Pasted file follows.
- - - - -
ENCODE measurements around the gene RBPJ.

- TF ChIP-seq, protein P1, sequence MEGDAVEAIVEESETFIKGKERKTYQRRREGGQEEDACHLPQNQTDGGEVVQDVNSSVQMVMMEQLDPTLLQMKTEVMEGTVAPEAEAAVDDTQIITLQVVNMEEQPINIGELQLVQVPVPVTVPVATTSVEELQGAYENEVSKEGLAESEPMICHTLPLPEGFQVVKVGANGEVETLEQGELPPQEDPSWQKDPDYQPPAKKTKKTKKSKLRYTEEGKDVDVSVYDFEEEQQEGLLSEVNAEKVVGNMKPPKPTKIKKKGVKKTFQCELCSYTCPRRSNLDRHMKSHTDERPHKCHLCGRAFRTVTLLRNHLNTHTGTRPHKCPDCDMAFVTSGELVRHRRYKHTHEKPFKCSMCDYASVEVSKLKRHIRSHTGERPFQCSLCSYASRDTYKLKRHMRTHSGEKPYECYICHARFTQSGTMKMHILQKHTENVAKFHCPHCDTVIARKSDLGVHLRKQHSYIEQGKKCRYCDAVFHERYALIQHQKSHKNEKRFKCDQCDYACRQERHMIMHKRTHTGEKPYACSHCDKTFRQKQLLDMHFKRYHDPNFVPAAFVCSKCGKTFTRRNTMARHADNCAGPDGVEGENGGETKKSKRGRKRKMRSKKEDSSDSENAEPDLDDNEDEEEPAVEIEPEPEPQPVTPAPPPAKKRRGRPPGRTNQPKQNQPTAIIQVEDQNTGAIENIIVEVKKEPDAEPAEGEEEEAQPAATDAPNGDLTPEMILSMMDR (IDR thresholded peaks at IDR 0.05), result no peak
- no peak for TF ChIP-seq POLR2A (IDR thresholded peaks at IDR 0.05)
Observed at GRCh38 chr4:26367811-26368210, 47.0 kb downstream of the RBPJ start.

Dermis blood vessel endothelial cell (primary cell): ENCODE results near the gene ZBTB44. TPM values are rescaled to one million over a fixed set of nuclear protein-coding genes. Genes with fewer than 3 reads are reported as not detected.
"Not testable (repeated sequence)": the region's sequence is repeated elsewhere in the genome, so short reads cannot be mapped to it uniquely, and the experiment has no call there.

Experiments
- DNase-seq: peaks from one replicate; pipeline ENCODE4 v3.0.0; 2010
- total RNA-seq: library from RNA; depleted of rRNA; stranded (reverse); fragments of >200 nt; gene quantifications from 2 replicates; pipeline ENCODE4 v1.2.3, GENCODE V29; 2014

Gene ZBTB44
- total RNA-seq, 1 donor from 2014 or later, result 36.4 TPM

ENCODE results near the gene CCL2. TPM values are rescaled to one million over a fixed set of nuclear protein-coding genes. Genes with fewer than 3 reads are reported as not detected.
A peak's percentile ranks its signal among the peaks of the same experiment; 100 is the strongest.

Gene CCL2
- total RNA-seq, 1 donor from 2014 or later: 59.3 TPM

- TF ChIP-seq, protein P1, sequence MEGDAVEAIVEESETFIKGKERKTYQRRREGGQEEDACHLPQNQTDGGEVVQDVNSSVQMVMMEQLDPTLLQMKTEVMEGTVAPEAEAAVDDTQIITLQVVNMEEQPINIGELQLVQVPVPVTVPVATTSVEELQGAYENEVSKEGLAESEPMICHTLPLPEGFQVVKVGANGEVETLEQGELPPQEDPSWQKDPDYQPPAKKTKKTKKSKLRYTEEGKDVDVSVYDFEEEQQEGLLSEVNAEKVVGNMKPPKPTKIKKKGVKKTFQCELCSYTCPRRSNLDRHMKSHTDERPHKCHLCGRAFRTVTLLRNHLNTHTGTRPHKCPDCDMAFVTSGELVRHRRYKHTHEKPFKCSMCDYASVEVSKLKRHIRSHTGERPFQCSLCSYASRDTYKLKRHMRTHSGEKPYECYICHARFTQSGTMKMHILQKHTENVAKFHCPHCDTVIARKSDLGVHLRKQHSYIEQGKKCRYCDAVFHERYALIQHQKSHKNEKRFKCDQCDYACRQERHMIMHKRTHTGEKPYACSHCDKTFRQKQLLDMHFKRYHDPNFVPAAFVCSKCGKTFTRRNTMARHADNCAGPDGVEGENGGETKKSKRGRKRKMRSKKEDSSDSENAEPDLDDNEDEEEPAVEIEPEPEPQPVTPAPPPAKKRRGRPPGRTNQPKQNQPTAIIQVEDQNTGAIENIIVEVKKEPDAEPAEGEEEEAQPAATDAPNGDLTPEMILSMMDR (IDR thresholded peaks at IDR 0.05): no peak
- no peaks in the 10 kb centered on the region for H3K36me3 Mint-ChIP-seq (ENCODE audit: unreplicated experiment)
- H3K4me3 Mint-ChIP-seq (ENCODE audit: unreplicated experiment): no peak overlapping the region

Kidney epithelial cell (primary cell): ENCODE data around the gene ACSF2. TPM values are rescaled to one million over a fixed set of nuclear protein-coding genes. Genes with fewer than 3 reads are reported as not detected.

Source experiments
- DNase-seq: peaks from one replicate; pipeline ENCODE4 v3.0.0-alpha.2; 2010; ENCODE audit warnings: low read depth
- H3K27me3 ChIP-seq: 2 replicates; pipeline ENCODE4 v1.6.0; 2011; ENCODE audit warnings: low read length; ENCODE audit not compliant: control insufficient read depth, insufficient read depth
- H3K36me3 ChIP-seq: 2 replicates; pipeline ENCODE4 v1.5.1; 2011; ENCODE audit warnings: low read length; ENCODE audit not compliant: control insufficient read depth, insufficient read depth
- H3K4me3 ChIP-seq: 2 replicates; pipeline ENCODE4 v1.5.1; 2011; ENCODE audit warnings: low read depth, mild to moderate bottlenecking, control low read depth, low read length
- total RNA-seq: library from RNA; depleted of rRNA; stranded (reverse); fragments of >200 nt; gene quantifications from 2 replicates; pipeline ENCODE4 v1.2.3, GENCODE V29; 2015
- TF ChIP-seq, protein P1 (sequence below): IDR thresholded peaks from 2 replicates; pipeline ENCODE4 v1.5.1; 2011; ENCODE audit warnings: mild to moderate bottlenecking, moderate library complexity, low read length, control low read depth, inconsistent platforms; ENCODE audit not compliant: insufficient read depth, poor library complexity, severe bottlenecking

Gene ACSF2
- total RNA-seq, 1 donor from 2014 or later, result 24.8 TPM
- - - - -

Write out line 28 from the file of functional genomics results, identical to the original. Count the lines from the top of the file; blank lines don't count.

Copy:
- total RNA-seq, 1 donor from 2014 or later, result 24.8 TPM